You might think a mountain water fall pictured on the label is where the water came from but this may not be the case at all. In fact it probably isn’t. But “Mountain water could be anything,” warns Connie Crawley, a health and nutrition specialist at the University of Georgia. “Unless the label says it comes from a specific source, when the manufacturer says ‘bottled at the source,’ the source could be the tap.”
The brand name and graphics on your bottle may suggest that the contents have been lovingly ladled from a pristine mountain spring high in the Andes Mountains. It may even hint of the healing qualities that have been induced into this life giving fluid during it’s journey along an unspoiled mountain spring. But the truth may be very different, it is very likely to have come from a tap in a town. As long as producers meet the standards for “distilled” or “purified” water, they don’t have to disclose the source.
Even if the water does come from a spring, what spring? Where and what else is around or near it that could contaminate the spring.
The water may be less safe than what comes out of your tap. Bottled water must meet the same safety standards as council water. But while the EPA mandates daily monitoring of public drinking water for many chemical contaminants, the requirements are less comprehensive for bottled water. The bottling factory may only need inspection yearly to ensure standards are met. Yet sources of bottled water are just as vulnerable to surface contamination as sources of tap water. If the spring is near a cattle farm, it’s likely to be contaminated.”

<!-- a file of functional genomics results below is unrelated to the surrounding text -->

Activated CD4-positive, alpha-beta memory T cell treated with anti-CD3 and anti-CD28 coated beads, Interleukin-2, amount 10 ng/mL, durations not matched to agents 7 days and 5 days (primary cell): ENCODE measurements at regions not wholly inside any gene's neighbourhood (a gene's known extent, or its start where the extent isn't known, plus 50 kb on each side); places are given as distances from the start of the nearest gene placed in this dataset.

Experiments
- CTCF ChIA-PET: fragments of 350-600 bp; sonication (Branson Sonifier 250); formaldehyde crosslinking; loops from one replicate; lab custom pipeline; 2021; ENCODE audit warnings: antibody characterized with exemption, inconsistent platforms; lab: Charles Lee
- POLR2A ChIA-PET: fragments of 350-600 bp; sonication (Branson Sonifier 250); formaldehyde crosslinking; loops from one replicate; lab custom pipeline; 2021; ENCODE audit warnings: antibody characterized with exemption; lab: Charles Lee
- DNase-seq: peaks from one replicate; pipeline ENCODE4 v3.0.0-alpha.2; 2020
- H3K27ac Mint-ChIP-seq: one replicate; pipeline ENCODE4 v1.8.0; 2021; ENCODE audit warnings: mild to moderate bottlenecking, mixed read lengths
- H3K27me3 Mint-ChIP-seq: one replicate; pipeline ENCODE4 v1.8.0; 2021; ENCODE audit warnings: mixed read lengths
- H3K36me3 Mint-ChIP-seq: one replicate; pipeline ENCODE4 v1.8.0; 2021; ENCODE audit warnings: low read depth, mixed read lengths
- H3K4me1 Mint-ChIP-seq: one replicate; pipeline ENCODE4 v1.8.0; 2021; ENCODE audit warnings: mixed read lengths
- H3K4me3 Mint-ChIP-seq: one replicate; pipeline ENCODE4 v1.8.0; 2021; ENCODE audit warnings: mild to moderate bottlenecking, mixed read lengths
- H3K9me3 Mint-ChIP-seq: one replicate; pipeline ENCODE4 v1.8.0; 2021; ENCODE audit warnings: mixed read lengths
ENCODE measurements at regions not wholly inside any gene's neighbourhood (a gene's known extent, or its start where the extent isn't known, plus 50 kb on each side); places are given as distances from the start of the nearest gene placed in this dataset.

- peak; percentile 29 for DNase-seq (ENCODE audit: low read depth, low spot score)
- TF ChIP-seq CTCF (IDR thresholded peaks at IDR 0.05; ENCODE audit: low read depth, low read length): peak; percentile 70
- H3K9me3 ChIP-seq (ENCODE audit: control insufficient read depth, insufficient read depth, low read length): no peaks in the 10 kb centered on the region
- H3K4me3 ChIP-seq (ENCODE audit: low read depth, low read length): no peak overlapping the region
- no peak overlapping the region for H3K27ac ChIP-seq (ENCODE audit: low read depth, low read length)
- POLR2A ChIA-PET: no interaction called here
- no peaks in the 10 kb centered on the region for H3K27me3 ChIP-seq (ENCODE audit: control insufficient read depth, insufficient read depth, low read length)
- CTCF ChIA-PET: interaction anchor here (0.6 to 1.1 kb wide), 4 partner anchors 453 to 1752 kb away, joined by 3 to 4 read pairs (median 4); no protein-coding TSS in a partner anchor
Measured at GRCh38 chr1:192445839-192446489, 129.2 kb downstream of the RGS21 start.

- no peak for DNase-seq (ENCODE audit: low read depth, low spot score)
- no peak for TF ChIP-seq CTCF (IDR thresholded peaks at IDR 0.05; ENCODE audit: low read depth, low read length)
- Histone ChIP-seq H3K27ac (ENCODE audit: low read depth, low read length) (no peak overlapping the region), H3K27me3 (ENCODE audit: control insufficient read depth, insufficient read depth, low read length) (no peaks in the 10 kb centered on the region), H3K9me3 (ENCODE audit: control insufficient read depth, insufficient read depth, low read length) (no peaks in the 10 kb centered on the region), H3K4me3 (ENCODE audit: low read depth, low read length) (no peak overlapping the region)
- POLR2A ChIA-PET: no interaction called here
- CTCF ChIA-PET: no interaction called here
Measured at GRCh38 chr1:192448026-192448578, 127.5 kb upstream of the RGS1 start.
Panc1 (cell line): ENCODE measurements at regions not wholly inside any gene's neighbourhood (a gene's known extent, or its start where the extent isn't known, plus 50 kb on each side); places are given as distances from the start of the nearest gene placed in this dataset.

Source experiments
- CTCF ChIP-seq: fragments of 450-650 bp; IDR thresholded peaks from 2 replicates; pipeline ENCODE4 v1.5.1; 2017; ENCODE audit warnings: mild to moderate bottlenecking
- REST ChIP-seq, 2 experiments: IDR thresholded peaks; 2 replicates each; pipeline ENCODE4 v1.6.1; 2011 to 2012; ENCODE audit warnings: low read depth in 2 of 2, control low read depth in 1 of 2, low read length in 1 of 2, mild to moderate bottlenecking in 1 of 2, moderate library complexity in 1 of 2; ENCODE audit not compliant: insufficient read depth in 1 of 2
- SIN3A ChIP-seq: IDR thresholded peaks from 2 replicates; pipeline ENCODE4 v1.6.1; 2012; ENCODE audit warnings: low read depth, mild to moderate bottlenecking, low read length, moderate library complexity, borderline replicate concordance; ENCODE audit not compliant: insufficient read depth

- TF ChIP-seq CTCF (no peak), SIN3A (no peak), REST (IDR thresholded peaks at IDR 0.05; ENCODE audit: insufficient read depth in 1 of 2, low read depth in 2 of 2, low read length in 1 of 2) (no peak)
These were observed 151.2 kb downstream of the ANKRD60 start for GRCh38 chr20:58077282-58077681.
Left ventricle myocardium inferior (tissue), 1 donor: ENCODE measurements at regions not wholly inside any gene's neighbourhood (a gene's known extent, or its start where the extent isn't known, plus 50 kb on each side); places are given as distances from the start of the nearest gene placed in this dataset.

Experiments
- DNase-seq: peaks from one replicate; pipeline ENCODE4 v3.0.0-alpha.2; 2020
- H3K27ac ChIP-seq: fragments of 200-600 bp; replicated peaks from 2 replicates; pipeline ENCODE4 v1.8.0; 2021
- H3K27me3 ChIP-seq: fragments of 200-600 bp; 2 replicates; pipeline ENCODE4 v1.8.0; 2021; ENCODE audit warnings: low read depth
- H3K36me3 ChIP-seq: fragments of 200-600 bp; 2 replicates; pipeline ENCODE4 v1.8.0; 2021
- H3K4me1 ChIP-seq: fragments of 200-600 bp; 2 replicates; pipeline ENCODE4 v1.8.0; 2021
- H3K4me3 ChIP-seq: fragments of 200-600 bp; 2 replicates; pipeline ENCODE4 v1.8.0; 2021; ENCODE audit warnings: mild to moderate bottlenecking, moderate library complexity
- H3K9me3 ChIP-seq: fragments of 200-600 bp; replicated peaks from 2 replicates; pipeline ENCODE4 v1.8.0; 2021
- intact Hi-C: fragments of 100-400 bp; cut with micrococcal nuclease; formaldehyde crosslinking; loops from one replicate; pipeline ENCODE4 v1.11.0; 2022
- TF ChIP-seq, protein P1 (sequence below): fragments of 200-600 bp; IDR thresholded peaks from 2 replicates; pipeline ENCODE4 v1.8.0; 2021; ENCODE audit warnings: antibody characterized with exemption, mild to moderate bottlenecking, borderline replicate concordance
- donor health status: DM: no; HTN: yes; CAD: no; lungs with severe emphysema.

Let’s assume your bottled water meets all the safety standards. What about the bottle? Containers that sit for weeks or months at room temperature are ideal breeding grounds for bacteria. A bottle that met federal safety standards when it left the plant might have unsafe bacteria levels by the time you buy it. Manufacturers aren’t required to put expiration dates on bottles so there’s no telling how long they’ve spent on a loading dock or on store shelves.
Bacteria thrive on the wet, warm rim of an unrefrigerated bottle, sunlight is also needed to get bacteria going as is algae and many dangerous bugs that may lie dormant in your bottle. How many times have you seen bottled water sitting in stacks on display at the window waiting to be sold. But even more troubling is what may be leaching from the plastic containers. Scientists in the U.S. FDA found traces of bisphenol A-an endocrine disruptor that can alter the reproductive development of animals-after 39 weeks in water held at room temperature in large polycarbonate containers (like that large bottle on top of your office water cooler).
Wherever you get your water, be aware of what you’re buying and where it may have come from. If you don’t like the taste of Chlorine, fill an uncapped container with tap water and leave it in the refrigerator overnight, most of the chlorine will vaporize. If you know that your water is contaminated then bottles can be a safe alternative.